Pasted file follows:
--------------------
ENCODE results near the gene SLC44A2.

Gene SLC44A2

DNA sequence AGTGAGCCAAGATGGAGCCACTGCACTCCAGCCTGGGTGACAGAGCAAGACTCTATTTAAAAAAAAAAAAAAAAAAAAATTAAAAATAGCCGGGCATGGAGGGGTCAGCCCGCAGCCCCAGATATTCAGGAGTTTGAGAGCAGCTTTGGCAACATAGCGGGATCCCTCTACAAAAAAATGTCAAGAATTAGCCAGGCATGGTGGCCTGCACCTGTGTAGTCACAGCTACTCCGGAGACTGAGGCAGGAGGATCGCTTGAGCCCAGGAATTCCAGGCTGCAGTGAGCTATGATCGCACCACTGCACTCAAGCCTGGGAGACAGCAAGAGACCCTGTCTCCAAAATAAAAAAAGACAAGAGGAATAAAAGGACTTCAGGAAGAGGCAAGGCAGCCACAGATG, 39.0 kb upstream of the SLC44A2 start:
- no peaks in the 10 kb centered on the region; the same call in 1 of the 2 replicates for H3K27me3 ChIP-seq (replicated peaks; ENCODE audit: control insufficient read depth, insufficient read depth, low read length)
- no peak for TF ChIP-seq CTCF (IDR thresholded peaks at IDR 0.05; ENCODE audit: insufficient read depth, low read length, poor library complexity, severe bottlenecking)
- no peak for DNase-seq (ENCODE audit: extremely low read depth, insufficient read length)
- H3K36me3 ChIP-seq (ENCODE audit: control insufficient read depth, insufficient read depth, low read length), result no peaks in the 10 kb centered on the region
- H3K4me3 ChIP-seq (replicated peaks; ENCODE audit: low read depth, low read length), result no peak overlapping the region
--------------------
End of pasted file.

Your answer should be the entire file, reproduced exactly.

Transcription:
ENCODE results near the gene SLC44A2.

Gene SLC44A2

DNA sequence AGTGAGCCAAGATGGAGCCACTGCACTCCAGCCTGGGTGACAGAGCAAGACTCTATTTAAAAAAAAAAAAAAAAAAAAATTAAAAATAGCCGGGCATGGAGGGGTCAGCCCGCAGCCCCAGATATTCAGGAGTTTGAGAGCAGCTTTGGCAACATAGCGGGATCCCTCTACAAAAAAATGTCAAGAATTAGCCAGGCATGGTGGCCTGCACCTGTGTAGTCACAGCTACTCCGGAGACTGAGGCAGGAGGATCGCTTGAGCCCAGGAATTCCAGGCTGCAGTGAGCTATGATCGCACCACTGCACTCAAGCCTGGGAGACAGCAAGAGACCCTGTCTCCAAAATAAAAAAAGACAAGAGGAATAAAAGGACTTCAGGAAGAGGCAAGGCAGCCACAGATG, 39.0 kb upstream of the SLC44A2 start:
- no peaks in the 10 kb centered on the region; the same call in 1 of the 2 replicates for H3K27me3 ChIP-seq (replicated peaks; ENCODE audit: control insufficient read depth, insufficient read depth, low read length)
- no peak for TF ChIP-seq CTCF (IDR thresholded peaks at IDR 0.05; ENCODE audit: insufficient read depth, low read length, poor library complexity, severe bottlenecking)
- no peak for DNase-seq (ENCODE audit: extremely low read depth, insufficient read length)
- H3K36me3 ChIP-seq (ENCODE audit: control insufficient read depth, insufficient read depth, low read length), result no peaks in the 10 kb centered on the region
- H3K4me3 ChIP-seq (replicated peaks; ENCODE audit: low read depth, low read length), result no peak overlapping the region